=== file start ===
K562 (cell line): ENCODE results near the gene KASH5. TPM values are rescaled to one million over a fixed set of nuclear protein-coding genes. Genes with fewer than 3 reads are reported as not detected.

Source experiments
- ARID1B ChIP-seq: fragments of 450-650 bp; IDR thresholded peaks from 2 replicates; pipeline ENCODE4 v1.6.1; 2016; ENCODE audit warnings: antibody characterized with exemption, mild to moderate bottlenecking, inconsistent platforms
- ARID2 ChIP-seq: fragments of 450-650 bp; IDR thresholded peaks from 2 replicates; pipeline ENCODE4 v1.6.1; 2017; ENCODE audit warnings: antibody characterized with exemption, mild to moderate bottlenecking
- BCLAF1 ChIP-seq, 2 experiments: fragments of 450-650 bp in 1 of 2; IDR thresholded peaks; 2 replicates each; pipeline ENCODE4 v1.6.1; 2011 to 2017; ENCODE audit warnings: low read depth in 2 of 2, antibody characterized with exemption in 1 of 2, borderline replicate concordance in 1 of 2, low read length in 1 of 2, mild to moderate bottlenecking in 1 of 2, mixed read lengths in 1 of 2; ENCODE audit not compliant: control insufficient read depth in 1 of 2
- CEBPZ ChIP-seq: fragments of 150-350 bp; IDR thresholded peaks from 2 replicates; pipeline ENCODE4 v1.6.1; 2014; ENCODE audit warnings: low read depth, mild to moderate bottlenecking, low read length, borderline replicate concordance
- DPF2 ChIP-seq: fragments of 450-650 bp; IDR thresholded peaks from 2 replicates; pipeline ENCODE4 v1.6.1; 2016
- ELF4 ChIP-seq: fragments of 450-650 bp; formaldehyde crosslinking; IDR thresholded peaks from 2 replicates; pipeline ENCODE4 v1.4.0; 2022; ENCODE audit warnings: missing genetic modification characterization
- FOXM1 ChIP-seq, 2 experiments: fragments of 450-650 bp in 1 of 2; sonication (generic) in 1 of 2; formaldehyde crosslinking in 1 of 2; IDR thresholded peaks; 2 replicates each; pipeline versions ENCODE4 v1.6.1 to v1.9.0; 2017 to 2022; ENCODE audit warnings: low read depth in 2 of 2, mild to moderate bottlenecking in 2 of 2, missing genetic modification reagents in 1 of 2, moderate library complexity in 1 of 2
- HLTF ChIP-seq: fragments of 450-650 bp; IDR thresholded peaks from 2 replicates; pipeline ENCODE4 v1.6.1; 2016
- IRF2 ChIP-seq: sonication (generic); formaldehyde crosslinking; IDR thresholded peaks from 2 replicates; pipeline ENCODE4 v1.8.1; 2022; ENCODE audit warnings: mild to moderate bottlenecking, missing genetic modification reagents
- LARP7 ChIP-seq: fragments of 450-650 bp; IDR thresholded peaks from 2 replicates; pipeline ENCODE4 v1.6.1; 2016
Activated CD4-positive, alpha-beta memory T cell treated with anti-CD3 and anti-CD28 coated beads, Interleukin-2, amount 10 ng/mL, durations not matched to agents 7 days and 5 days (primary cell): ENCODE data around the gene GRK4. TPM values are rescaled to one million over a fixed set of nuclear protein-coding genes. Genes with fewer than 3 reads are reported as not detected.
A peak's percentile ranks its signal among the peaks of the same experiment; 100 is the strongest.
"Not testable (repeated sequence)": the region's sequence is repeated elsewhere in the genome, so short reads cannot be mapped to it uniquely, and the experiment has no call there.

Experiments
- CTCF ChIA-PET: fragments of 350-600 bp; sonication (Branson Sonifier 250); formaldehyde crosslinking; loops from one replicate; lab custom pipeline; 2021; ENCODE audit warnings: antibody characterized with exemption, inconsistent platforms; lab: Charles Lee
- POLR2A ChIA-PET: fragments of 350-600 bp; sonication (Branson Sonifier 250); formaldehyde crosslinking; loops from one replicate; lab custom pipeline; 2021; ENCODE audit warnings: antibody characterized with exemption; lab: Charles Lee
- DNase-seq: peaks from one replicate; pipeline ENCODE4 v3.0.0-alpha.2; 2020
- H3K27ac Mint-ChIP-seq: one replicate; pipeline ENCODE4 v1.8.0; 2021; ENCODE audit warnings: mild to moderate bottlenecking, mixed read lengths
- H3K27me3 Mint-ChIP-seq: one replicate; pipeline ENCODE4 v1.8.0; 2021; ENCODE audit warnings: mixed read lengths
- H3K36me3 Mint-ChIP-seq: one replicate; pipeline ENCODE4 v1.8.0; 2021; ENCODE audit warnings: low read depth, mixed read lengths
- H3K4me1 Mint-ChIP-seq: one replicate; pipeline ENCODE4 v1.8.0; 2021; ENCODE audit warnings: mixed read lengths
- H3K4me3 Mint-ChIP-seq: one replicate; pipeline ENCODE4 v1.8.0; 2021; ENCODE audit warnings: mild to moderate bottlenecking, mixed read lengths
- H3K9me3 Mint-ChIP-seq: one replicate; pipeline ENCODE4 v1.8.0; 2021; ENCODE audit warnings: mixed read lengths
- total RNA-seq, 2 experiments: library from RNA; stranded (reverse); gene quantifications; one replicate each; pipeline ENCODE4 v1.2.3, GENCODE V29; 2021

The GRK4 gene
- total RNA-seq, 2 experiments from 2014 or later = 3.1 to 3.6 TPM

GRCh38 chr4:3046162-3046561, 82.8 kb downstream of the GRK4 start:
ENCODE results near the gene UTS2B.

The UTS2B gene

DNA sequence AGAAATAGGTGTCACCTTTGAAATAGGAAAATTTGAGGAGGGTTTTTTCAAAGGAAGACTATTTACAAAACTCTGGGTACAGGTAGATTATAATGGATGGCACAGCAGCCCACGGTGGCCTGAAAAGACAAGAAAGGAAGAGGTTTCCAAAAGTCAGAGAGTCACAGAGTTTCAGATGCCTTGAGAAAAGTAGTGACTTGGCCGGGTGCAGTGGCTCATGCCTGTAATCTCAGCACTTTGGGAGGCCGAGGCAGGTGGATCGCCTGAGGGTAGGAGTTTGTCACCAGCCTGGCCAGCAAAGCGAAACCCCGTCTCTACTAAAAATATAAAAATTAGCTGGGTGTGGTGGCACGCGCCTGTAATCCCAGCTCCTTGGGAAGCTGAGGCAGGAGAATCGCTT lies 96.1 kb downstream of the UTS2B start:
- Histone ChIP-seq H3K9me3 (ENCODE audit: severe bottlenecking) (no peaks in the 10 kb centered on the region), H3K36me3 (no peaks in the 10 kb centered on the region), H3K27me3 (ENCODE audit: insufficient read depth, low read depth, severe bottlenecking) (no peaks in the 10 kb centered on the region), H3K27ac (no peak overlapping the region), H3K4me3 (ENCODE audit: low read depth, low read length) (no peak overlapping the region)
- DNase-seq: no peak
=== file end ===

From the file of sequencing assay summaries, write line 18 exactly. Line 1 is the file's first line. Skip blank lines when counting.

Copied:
- POLR2A ChIA-PET: fragments of 350-600 bp; sonication (Branson Sonifier 250); formaldehyde crosslinking; loops from one replicate; lab custom pipeline; 2021; ENCODE audit warnings: antibody characterized with exemption; lab: Charles Lee